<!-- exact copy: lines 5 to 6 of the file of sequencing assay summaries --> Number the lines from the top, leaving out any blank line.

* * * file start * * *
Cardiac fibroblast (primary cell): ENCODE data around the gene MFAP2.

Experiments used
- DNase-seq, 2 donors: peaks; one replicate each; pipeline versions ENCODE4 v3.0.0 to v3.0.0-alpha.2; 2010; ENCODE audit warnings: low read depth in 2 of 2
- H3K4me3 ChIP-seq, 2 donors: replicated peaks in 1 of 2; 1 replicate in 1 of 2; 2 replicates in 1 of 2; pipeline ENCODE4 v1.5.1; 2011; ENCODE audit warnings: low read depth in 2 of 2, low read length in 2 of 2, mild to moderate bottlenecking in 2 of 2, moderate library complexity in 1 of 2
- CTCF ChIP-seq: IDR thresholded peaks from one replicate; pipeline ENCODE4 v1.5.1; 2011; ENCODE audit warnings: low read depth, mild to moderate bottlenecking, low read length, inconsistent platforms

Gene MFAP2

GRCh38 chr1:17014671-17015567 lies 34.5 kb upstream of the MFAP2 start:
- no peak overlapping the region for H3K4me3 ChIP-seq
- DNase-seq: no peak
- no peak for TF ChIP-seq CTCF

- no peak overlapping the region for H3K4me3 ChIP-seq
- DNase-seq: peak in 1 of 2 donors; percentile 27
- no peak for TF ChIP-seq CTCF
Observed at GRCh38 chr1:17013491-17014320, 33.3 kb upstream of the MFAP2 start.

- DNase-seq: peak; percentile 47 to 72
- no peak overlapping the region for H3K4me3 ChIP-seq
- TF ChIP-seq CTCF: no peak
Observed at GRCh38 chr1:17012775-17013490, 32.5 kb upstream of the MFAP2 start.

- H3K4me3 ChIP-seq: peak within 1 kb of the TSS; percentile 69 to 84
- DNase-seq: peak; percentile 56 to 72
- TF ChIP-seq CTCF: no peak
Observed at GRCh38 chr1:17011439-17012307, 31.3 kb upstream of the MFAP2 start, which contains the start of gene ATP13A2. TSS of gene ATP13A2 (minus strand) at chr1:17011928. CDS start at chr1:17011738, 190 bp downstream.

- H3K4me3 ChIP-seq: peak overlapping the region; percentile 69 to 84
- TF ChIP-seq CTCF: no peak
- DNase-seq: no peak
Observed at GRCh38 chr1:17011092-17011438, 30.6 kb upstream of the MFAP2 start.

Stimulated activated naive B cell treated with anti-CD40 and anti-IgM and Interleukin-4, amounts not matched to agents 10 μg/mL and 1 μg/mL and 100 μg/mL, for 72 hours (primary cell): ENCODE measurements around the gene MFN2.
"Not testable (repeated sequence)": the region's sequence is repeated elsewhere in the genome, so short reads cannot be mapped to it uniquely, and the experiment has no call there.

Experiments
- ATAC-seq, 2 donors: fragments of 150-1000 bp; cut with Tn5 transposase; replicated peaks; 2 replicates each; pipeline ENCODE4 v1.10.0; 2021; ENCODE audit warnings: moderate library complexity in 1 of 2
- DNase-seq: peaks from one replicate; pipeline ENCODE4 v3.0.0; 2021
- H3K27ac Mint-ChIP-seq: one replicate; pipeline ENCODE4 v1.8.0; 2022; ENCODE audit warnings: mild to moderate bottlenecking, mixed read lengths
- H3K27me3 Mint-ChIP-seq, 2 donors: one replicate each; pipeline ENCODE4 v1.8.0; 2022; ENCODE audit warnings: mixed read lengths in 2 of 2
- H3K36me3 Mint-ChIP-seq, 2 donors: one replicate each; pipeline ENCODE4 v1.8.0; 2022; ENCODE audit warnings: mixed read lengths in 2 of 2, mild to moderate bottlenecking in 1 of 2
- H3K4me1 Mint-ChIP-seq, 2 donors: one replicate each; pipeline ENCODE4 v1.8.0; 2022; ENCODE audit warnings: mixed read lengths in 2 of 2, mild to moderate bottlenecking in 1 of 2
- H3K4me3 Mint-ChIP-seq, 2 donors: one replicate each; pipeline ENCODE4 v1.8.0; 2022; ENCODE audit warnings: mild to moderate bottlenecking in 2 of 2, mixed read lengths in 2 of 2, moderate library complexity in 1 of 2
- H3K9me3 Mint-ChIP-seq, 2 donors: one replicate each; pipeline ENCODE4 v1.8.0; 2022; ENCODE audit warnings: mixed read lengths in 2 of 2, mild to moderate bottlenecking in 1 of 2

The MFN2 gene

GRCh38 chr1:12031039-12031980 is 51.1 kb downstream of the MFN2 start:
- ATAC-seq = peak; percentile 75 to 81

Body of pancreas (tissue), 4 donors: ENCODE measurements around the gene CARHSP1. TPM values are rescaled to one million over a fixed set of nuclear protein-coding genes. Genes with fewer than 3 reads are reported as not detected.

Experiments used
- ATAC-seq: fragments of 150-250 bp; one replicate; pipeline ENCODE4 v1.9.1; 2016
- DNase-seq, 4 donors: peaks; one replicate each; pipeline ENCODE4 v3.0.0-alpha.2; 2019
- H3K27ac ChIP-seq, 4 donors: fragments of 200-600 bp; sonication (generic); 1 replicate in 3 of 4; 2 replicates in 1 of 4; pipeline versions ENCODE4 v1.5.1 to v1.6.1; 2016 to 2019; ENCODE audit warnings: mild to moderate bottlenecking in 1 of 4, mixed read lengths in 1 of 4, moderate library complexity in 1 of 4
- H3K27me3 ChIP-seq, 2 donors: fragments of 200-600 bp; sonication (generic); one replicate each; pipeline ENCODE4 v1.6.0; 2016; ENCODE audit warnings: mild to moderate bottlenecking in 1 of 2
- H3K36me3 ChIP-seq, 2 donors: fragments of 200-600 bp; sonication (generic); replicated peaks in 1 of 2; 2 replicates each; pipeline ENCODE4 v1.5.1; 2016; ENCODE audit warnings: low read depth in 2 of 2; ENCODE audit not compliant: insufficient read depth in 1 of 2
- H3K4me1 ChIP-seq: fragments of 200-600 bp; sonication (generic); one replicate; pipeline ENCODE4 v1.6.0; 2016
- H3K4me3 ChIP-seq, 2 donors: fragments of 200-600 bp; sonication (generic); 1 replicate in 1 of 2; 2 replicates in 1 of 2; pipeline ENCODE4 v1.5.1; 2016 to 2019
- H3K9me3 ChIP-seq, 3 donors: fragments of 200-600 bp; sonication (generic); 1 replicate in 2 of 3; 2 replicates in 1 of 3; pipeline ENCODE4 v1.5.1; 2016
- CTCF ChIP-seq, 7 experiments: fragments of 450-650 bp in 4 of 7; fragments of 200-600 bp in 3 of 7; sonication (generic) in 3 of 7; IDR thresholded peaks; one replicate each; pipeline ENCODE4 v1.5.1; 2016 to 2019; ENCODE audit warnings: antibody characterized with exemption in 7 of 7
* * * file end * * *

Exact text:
- CTCF ChIP-seq: IDR thresholded peaks from one replicate; pipeline ENCODE4 v1.5.1; 2011; ENCODE audit warnings: low read depth, mild to moderate bottlenecking, low read length, inconsistent platforms

Gene MFAP2